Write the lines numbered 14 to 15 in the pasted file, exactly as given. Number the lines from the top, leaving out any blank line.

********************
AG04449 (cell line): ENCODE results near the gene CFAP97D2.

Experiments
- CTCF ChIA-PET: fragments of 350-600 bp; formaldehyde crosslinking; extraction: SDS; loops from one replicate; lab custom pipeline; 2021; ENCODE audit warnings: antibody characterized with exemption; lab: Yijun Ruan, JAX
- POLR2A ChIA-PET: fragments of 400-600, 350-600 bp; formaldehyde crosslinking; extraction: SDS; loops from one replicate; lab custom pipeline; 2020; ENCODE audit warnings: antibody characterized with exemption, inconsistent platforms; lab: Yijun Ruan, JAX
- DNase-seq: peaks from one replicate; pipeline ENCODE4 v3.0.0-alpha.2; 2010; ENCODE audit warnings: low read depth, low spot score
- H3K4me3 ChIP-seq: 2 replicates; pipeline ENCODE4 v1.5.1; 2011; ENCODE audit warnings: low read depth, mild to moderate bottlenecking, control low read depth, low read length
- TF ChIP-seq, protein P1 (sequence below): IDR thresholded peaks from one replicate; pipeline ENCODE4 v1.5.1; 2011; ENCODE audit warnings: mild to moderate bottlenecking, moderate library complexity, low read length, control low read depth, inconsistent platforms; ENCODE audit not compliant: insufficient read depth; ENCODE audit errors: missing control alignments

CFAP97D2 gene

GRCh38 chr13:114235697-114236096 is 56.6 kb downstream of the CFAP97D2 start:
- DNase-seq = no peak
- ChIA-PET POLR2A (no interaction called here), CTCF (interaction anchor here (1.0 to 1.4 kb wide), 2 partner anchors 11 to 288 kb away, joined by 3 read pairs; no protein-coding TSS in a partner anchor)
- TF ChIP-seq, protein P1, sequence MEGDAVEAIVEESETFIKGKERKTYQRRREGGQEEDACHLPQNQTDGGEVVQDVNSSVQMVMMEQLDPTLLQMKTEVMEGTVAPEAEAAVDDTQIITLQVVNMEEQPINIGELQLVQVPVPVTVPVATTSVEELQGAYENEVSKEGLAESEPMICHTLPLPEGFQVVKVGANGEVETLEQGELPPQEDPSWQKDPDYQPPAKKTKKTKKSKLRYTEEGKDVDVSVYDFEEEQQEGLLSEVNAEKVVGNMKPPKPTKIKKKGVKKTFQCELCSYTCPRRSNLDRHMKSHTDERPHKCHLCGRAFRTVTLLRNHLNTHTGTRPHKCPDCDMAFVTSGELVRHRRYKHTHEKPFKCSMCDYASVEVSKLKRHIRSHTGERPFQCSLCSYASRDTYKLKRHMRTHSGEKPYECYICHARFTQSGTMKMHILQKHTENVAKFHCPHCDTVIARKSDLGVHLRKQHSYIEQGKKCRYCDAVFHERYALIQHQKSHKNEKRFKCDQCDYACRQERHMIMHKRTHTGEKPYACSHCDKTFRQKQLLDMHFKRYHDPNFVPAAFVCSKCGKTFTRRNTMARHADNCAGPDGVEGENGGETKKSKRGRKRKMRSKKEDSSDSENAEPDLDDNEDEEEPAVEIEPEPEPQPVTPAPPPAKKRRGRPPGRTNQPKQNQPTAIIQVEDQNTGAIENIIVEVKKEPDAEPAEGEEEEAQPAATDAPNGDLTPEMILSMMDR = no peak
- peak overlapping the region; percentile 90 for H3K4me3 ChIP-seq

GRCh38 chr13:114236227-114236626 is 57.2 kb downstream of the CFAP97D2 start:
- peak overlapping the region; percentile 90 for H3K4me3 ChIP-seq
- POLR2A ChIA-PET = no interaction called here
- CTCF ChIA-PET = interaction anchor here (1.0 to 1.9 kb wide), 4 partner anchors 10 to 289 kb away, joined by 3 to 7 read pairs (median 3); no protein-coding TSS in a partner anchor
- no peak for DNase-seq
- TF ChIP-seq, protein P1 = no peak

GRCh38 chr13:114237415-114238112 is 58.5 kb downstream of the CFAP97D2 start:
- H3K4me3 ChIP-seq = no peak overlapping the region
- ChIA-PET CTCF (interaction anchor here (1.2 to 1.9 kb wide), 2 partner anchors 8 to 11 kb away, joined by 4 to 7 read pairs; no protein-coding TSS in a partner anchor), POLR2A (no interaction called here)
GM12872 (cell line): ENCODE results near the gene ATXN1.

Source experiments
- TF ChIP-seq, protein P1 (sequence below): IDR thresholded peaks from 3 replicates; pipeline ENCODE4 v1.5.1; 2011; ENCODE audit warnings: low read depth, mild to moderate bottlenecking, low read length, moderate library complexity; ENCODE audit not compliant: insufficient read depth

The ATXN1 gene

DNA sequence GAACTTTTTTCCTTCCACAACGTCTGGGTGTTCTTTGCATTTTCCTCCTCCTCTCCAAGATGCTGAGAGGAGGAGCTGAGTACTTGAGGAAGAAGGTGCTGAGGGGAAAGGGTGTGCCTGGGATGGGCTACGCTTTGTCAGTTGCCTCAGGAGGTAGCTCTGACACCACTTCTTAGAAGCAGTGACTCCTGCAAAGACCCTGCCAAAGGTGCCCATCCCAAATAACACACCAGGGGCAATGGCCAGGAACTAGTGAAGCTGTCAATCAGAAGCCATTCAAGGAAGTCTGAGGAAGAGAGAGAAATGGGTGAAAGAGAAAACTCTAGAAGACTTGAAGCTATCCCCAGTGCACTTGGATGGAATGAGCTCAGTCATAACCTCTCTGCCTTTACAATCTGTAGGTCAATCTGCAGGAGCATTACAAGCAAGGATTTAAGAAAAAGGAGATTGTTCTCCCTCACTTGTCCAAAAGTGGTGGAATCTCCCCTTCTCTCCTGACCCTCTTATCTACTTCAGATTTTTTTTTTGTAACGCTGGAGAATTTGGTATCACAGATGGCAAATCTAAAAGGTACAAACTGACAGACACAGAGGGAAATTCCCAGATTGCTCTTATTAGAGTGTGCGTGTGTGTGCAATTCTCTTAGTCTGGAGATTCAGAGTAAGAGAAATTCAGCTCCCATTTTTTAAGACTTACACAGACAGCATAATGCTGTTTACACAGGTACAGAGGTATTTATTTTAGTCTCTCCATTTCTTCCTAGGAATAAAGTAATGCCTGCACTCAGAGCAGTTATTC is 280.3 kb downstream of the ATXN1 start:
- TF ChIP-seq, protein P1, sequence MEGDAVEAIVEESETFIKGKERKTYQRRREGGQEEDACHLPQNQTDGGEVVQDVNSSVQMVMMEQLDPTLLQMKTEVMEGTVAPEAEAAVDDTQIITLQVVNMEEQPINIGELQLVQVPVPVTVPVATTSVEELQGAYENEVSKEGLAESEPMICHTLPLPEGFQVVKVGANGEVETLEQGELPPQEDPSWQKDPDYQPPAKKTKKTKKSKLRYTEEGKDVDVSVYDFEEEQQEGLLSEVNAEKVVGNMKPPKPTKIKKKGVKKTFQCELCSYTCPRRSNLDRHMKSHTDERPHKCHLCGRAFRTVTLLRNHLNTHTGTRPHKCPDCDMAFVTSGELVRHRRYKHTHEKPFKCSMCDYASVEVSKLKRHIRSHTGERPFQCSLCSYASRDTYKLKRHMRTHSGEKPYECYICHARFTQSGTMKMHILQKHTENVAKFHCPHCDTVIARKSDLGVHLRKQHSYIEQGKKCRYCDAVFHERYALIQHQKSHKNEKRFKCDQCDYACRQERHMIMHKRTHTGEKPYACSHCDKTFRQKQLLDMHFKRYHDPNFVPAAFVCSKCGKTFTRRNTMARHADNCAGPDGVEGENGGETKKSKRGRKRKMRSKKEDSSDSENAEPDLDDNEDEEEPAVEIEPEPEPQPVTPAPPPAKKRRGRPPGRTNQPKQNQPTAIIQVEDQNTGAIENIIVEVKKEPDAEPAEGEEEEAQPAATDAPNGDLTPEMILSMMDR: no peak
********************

GRCh38 chr13:114236227-114236626 is 57.2 kb downstream of the CFAP97D2 start:
- peak overlapping the region; percentile 90 for H3K4me3 ChIP-seq